Today's first task is another lab upgrade, a potential can of headache-inducing worms. GHS (Government High School; PHS = Presbyterian High School) Mbengwi turns out to be a short commute but a long project, ~10 minutes from our main site and maybe 5 hours work all told. Other than the mandatory greeting from people who think they're important and expect your acknowledgement while you could care less about them, it's a great install. Problems as weird as yesterday arise, but we've got help from the local hacker who runs the lab. As all good geeks do, he's got the unkempt beard going. We probably double his computer knowledge over the course of the day; the lab's left in good hands. But maybe not so swell power: feeling something hot on my leg, I look down to see surge protector wire thin as a headphone cable carrying power to 4 of our computers. Working like the coils in a toaster, it's one of many examples of why a half-assed wiring job for our main lab will make it safer than most of the country.
The electricians are waiting for us upon our return to the main site, and they've actually brought equipment. It's but a third of what we need, so I'm a bit of an asshole in pressuring them. Most effective is getting the guy to pull out the actual parts list and acknowledge that what he's brought is incorrect. However justified this may make me feel about my frustration, it doesn't get our lab built. I take a taxi into Bamenda, supposed location of all the electrical supplies we could ever want, with the electricians.
In spite of a vehicle I'd bet is older than me and a backseat that's had its stuffing replaced with a board, my narcolepsy pays off and allows me to drool all over myself. I wake to find a weird full circle of technology fulfilled. Dr. Fonjweng and I had loaded the computers into a cargo shipping crate when the project began last year, and the electrician's shop is a crate so similar it might as well be the same container. Looking around, I find most of the "shops" in the shantytown I've awoken in are the same, no-frills, ready-to-ship-my-shop deals.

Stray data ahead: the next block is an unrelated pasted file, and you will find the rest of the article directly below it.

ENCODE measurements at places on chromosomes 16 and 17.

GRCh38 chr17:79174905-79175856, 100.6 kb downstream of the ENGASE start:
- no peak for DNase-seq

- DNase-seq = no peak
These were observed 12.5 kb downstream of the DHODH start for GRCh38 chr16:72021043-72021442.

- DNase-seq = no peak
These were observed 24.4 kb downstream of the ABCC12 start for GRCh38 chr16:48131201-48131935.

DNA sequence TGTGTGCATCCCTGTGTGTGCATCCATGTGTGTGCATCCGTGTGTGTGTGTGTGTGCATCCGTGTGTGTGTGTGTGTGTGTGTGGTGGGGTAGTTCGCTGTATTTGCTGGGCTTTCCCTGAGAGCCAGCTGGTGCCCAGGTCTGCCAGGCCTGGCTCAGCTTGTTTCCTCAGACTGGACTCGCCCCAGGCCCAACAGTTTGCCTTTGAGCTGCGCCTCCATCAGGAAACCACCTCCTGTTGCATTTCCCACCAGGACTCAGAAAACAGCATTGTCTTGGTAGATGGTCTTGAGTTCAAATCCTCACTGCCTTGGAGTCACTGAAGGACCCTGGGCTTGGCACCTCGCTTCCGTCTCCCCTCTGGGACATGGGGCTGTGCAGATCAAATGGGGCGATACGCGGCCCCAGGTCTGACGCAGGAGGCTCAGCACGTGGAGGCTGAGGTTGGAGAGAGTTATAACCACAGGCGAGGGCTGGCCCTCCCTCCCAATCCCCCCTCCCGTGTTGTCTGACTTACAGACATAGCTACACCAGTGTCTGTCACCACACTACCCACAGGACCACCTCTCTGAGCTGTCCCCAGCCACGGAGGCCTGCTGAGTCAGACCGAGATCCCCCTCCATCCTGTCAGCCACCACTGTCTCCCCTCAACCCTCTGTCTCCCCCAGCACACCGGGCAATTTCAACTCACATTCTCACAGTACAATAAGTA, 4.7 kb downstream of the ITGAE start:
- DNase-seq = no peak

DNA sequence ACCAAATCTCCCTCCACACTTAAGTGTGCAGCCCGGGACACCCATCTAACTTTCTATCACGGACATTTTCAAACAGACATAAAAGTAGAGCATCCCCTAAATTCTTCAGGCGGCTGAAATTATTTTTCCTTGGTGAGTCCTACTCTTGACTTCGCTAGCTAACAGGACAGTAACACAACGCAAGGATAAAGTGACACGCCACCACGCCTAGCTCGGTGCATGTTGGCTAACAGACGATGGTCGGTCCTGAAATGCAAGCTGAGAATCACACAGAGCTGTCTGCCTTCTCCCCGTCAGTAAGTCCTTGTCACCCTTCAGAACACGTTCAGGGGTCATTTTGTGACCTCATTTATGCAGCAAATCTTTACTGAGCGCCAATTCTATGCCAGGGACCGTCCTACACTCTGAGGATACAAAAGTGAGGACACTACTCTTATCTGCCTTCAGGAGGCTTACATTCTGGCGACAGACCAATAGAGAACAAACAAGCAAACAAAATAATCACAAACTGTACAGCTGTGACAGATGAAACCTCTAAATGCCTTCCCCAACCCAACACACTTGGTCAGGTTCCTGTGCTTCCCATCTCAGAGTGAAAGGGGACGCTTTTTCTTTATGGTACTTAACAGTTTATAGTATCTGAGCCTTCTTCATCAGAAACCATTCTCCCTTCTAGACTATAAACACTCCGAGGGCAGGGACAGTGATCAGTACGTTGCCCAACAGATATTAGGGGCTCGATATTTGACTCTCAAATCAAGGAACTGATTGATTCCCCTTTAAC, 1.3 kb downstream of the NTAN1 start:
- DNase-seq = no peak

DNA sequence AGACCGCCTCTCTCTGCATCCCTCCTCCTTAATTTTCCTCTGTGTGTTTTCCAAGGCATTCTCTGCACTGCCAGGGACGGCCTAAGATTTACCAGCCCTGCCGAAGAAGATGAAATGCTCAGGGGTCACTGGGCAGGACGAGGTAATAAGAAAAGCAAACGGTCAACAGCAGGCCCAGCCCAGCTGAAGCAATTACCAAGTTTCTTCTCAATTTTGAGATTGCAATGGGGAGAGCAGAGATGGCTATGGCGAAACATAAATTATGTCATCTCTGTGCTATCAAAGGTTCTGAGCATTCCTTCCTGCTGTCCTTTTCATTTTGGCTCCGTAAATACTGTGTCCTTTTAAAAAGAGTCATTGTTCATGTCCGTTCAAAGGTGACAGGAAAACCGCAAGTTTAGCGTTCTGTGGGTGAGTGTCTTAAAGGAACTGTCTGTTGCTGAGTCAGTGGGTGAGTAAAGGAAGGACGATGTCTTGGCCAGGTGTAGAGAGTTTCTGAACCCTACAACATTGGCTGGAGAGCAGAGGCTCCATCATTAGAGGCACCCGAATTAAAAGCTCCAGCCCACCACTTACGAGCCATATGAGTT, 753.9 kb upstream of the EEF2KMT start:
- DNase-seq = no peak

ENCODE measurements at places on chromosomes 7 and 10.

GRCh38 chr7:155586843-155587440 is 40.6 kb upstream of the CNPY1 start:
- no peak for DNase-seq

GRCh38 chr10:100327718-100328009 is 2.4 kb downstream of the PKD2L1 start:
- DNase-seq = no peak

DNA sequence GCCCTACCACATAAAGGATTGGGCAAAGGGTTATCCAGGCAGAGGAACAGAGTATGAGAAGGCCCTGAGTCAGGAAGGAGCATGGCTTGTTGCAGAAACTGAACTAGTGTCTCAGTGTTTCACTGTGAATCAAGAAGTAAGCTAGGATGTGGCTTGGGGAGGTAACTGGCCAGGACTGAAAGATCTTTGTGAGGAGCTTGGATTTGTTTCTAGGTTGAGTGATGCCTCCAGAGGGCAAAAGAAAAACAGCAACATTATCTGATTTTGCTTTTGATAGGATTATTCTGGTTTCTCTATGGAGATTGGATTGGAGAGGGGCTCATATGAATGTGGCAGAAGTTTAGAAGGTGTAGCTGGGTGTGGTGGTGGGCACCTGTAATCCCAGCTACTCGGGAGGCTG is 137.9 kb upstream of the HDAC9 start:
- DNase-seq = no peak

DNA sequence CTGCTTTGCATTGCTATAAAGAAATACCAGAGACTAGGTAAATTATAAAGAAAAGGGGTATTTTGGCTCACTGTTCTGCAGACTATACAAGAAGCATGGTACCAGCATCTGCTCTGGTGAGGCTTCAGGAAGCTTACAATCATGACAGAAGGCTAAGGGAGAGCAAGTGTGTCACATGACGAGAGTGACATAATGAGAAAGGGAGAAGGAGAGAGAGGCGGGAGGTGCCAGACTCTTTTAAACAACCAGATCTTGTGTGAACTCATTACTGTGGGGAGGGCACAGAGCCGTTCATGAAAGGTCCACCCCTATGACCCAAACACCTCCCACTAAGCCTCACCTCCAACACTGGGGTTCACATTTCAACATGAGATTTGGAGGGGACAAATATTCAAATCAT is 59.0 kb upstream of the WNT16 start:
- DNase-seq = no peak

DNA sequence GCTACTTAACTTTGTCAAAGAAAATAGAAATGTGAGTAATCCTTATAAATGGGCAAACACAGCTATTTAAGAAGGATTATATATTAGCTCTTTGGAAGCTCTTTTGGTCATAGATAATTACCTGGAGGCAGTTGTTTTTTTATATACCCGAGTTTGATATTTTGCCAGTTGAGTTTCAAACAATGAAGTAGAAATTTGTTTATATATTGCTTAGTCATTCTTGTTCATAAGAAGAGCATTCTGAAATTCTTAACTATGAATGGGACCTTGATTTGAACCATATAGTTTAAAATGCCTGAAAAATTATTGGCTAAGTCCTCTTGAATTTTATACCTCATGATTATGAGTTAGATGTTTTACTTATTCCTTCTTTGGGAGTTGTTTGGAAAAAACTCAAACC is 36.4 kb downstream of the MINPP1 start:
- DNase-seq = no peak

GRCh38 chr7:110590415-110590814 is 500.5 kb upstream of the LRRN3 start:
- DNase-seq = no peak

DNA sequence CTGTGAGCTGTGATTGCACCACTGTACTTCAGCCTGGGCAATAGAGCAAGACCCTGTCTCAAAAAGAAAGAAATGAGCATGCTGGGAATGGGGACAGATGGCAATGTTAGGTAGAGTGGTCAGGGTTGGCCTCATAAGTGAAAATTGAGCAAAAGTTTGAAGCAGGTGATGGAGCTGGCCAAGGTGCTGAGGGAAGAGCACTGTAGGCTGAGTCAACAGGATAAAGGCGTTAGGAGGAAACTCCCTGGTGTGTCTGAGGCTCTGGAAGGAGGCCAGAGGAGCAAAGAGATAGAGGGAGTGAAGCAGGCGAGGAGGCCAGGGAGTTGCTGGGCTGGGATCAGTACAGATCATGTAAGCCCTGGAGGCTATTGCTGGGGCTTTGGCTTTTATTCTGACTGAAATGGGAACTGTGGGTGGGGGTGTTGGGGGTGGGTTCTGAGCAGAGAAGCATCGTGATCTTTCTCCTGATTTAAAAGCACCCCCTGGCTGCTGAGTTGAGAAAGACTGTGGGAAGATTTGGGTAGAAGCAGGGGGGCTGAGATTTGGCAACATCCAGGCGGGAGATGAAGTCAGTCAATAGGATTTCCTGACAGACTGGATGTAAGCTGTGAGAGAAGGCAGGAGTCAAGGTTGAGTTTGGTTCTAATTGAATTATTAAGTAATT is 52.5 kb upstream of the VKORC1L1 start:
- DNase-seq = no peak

Equipment acquisition is a complicated process of underlings darting down the street and returning with random components; other than a trip to an area of the alley's main drag that serves as a very public and very "dual function" restroom, I pass my time reading "Freakonomics" by Dubner and Levitt (sp).
Although all too trenty and bestselling, it's a fun and interesting read. Dubbing Levit's studies too interesting to pass as economics, Dubner dubs his work the conveniently catchy field of freakonomics. I'd call studies examining topics like the relative danger to children of owning a handgun as compared to a swimming pool and why crack dealers live with their moms quantitative sociology, but the buzzword title doesn't detract from the book's fun. Geeky but true is that it makes me want to run regression analyses on some huge and offbeat set of data to find wacky correlations. Then I need a writer like Dubner to idolize my every achievement in well-written prose and, aside from my lack of brilliance and ability to do much more than spell "regression analysis," I should be set for my own hot book deal. Alternatively, I could stop my bitching and just appreciate Levitt's.
OK, so where am I? Cameroon, right. I get equipment much closer to what we actually need, utilize my superhuman napping to teleport through the cab ride back to Mbengwi, and head to a nearby place where we’re installing 2 computers to help Steve. Turns out that he’s doing a fine job of screwing things up, but we combine forces to do even better: I’m there maybe 20 minutes before I’ve overloaded the power so much that I’ve got the fluorescent lights flashing out. Take note, everybody who’s ever made fun of my miner fashion accessory of a headlight:)
Dinner is at Dr. Fonjweng’s sister’s house. A good meal’s great because I try 3 new Cameroonian beers. None are up to Yuengling Porter par, but the one with a name I can’t recall that sounds like it could be German for some household appliance is a passable imitation of Heineken. A chunk of the church choir’s there, so we’re treated to 2 songs saluting god but sounding good. Then, an older man starts a solo about how he wants to fly like a butterfly. Thinking he’s making fun of the little musical interlude, I laugh pretty loudly. Stupid American: he’s leading a short song with a chorus that’s something like “oh lord, I want to be a butterfly. I don’t want to be a caterpillar any more.”
I want to drink a lot more beer and not fix computers any more, but I do the latter anyways. Finishing touches on the lab, still sans some power cords promised by cargo crate electrician, bring the news that we’re working at the temporary site: the computers will soon be moved to a nearby building. Suddenly we’re all a lot less motivated and I find myself remembering that Trappist monks make some of the world’s best beers. Alas, the monks have been sleeping for 6+ hours by the time we return to our strange accommodations. Jet lag has an upside: I’m energized to stay up late in hopes of being as zoned out as possible for the opening ceremony bullshit tomorrow. I’m entirely comfortable with a chunk of Cameroon thinking Americans fall asleep during people’s speeches as a sign of deep respect.